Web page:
02 | october | 2021

Halloween is basically built for the hacker. Besides the obvious making of absurd costumes, there is also a chance to showcase your skills, whether mechanical, audio, or video. It’s also a great time to show off our coolest tips for inspiring young proto-hackers. If you need inspiration, we have 150 ideas.

[Brankly]Candy dispenser

My personal problem with Halloween, however, is that I always start at the last minute, and my ideas far exceed my time budget. Or because everything is done at the last minute, a whole bunch of ideas that should “just work” in theory collide with the immutable object of practice. At least that’s what happened with the spooky sound effects last year – my son and I spent so much time collecting and recording spooky audio samples that I ran out of time while tuning correctly the sensitivity of the motion detector, then the battery died in the middle of the night.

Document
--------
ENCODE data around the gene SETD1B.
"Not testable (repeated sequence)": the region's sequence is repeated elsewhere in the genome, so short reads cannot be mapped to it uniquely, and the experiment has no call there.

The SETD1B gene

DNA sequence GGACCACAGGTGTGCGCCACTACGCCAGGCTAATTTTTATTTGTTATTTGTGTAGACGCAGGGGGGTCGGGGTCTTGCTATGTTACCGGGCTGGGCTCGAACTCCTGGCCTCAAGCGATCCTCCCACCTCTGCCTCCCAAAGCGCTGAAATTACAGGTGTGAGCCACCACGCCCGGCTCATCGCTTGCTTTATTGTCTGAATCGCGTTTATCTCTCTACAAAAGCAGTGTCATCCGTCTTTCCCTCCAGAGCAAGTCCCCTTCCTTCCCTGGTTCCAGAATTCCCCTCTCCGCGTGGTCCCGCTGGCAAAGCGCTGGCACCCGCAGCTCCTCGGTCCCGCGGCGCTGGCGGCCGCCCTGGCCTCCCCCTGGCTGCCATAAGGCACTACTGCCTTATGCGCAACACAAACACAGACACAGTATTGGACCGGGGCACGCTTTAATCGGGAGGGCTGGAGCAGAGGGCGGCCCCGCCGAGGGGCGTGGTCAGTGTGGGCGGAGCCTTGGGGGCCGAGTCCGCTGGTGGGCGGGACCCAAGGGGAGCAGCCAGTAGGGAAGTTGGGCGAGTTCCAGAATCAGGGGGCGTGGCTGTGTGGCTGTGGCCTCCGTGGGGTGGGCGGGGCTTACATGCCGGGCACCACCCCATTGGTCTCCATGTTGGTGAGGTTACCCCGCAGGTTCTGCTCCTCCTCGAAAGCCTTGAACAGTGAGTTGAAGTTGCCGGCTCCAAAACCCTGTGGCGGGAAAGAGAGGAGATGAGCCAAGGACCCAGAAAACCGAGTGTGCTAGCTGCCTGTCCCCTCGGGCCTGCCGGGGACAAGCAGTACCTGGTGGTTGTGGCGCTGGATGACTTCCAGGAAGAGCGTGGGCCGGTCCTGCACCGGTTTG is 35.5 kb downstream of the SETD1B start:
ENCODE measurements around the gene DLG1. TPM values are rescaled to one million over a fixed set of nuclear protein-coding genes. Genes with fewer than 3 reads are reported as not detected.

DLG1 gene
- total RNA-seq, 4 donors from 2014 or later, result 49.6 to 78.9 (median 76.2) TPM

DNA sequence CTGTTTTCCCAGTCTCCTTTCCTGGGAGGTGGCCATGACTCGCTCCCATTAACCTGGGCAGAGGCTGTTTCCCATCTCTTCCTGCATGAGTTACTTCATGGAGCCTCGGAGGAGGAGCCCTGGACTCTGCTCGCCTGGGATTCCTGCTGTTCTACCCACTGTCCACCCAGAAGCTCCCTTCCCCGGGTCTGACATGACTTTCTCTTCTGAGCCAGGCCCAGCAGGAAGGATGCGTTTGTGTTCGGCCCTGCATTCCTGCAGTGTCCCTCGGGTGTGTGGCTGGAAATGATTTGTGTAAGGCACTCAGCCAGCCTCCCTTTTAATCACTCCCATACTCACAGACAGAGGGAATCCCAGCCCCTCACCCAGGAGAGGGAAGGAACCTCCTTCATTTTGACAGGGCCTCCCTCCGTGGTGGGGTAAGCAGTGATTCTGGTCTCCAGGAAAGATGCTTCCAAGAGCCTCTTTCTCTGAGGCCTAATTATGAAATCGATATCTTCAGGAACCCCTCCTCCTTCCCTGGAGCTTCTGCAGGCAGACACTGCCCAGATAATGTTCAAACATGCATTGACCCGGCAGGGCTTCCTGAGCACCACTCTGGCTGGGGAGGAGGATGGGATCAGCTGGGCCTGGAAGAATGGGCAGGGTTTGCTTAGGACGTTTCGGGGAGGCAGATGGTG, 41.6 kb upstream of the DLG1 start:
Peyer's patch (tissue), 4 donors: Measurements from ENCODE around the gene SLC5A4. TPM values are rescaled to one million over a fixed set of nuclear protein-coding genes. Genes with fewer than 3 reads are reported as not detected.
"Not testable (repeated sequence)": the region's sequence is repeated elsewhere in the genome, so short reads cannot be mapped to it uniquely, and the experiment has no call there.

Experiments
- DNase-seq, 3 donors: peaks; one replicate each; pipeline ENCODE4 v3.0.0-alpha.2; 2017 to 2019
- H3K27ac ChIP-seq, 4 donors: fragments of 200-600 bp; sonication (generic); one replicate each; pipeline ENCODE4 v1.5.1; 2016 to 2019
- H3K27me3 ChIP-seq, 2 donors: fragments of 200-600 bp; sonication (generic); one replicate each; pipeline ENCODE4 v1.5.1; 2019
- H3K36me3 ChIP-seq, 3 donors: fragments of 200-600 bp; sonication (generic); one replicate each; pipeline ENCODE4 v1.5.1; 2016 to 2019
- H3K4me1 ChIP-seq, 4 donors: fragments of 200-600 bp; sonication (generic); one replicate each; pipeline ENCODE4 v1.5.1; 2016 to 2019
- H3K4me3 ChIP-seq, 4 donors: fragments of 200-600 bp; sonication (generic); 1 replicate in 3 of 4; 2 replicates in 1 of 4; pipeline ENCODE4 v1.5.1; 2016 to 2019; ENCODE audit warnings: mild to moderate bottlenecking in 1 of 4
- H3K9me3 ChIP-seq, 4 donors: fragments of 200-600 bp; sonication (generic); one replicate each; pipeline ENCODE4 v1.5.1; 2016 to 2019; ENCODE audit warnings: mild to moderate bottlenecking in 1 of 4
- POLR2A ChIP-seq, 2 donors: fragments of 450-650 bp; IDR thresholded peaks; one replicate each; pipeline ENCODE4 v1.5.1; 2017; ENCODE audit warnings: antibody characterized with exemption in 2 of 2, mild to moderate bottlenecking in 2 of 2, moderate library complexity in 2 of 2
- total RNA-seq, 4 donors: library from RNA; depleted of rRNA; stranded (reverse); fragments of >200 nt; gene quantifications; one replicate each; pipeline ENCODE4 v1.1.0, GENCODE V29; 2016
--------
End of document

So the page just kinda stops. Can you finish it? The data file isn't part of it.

But this year will be different, I swear! I’ll do it early and test it, with the luxury of time to debug the inevitable spiders. And you can swear too. To start now on your Halloween project. Or at least next weekend.

What’s your favorite Halloween hack?


If you need more encouragement to launch your black and orange hacking machine, consider Hackaday.io’s Halloween hackfest. It runs until October 28 and all you have to do to enter is document your Halloween project on IO and hit the “Submit” button. The deadline is the 28th, which gives you a few more nights to debug anything that went wrong before the real deal. The prizes are Digi-Key shopping sprees, and Adafruit doubles the gift certificate if you use Adafruit parts in construction.

If you don’t care about the Halloween pumpkin, that’s cool too. (Grinch!) The 2021 Hackaday Prize entered the final round of the wilds. If your project doesn’t fit into any of the previous categories, I’m pretty sure it will be a perfect fit for the all-out phase. Become crazy. We would love to see what you are working on.

About Marco C. Nichols

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